Sometimes performance or memory problems are so tricky that you need the entire arsenal of recording techniques that a profiler has to offer. For example, the capabilities of the heap walker for live heap snapshots can be instrumental for solving a memory leak or the CPU and probe profiling features may be required for understanding a performance problem. Questions involving threading issues, monitors and locks can only be solved in JProfiler and not in perfino.
perfino helps you to cross over to full profiling with the minimum amount of intrusion into your production environment. If a JProfiler installation can be found, perfino can load its agent into a monitored VM and prepare it for a connection from the JProfiler GUI. Use the "Detach VM for JProfiler" action in the VMs view to initiate this process. The VM will be detached from perfino and has to be restarted after profiling to reconnect to perfino.
To take advantage of this integration, you have to download the JProfiler archive and extract it in one of the following directories:
- The directory where the
perfino.jarfile has been installed
$HOME/.perfinoon Linux/Unix or
%USERPROFILE%\.perfinoon Windows, for the user who is running the monitored VM.
The JProfiler archives from the download page contain a single top-level directory named
jprofiler[major version]. The perfino agent sequentially looks for such directories in the above
locations and uses the directory with the highest version number. Any version of JProfiler starting from 8.0.6
can be used for this integration.
If none of the standard directories above are suitable or if you already have a JProfiler installation elsewhere,
you can append the option
,jprofiler=[JProfiler installation directory] to the
VM parameter for monitoring. If the appropriate native library file can be
found in that JProfiler installation, it will be used preferentially, otherwise the perfino agent will continue
to look in the standard directories.
If no JProfiler installation can be found, specific instructions for integrating JProfiler are given. You can download and extract JProfiler on the machine where the monitored VM is running and execute the "Detach VM for JProfiler" action again, there is no need to restart the monitored VM.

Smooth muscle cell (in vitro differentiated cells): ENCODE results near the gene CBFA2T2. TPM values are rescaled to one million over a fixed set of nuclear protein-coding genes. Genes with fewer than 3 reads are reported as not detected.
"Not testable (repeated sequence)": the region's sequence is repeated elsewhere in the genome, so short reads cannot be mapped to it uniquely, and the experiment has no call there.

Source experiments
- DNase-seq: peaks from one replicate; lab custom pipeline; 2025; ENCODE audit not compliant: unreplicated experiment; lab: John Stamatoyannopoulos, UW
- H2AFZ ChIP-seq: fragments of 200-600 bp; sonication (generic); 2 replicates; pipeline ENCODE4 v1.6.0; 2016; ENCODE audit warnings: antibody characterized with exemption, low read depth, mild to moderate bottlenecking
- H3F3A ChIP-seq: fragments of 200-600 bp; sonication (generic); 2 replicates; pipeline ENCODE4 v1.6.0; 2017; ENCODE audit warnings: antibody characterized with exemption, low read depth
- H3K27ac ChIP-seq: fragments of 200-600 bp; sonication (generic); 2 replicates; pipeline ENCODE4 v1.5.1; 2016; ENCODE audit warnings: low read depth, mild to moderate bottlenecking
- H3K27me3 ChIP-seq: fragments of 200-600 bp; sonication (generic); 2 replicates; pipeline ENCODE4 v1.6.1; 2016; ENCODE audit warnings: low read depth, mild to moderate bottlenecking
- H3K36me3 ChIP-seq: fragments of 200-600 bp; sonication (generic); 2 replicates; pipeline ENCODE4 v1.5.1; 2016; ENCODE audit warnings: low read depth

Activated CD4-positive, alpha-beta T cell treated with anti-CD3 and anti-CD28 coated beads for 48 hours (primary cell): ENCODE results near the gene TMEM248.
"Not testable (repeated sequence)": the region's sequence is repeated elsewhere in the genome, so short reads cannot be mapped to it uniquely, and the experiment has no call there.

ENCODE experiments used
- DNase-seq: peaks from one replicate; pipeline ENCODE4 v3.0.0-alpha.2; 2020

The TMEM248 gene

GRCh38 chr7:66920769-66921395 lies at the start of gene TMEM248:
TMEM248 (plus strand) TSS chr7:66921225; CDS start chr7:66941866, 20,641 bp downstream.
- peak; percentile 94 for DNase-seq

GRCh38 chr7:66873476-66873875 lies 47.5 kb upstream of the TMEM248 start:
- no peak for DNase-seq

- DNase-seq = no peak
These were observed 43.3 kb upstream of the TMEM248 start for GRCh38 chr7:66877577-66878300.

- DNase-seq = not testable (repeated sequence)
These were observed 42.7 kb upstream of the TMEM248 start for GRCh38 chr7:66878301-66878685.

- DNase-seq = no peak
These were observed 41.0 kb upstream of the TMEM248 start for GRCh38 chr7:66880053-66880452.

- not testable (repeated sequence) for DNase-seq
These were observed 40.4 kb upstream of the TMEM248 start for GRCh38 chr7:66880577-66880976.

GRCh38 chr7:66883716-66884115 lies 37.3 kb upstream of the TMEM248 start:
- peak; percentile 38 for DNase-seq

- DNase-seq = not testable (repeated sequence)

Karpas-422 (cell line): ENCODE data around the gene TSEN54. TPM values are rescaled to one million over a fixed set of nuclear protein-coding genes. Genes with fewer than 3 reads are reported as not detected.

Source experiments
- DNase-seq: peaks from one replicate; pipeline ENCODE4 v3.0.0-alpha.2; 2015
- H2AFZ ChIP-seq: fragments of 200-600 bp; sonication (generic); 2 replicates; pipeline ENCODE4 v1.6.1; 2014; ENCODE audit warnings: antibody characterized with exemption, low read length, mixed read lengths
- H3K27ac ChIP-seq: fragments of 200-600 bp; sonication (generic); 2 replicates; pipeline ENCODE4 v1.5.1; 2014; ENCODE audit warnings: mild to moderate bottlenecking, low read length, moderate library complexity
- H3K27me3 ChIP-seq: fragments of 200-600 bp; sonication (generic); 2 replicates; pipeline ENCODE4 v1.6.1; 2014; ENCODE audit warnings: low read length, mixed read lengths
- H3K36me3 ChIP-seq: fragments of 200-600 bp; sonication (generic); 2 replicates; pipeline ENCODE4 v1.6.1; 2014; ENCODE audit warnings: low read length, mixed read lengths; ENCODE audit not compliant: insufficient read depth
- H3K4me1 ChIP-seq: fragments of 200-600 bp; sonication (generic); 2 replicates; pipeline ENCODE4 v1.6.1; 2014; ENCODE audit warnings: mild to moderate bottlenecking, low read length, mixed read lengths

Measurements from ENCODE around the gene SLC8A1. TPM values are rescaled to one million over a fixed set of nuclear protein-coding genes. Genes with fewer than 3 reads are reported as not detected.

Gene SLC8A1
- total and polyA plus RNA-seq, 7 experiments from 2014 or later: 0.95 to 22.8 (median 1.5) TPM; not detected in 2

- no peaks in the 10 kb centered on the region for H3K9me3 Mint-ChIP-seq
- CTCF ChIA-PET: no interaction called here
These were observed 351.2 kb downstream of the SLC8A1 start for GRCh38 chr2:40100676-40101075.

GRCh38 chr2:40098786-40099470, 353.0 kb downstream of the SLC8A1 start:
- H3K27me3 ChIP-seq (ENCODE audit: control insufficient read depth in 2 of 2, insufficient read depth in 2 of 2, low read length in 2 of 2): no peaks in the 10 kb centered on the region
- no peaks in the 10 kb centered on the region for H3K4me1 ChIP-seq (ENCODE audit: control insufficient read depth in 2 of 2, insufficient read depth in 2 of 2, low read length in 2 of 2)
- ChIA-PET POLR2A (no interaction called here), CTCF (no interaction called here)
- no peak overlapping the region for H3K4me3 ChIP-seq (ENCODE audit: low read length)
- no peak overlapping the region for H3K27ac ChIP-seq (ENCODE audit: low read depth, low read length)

If JProfiler was found, a confirmation dialog is shown, where you get the chance to configure the profiling port to which the JProfiler GUI will attach. You can either enter the desired port number yourself or let perfino find a free port for you. In the latter case, an inbox message will be sent to you with the actual port number.
In JProfiler, create a new session of type "Attach to profiled JVM (local or remote)" and enter the IP address or host name where the VM is running as well as the port on which the profiling agent is listening.
perfino will stop monitoring the VM when you prepare it for profiling. To monitor it again, you have to restart the JVM.
Recording JFR snapshots
An alternative mechanism to get more low-level information on a monitored VM is to record a
JDK Flight Recorder (JFR) snapshot.
The Java version of the monitored VM has to be 11+ and the JRE has to
include the module
jdk.jfr. JFR recording can have very low overhead, because it does not activate
the JVMTI. Also, it does not interfere with perfino monitoring in any way.
To record a JFR snapshot, go to the VMs view, click on the "actions" link next to the VM and select "Record JDK Flight Recorder snapshot".
Besides configuring the duration of the JFR recording, you can choose a predefined setting or upload a
.jfc settings file that was exported from the "Flight recording template manager" in
JMC. The two predefined settings that are guaranteed to exist
are "default" and "profile". perfino suggests to use "profile" by default, because it records more relevant
information. Other settings can be predefined by placing
.jfc files in the
directory of the JVM that is monitored. If you upload a settings file, make sure that is created for a
compatible Java version.
As with the other recordings above, JFR snapshots can also be recorded automatically with triggers and the corresponding trigger action for JFR recording.
While you can use JMC to view JFR snapshots, we recommend to use JProfiler, just like for CPU snapshots. In addition to CPU, allocation, and monitor recordings, JProfiler shows a number of probes that are constructed from JFR events.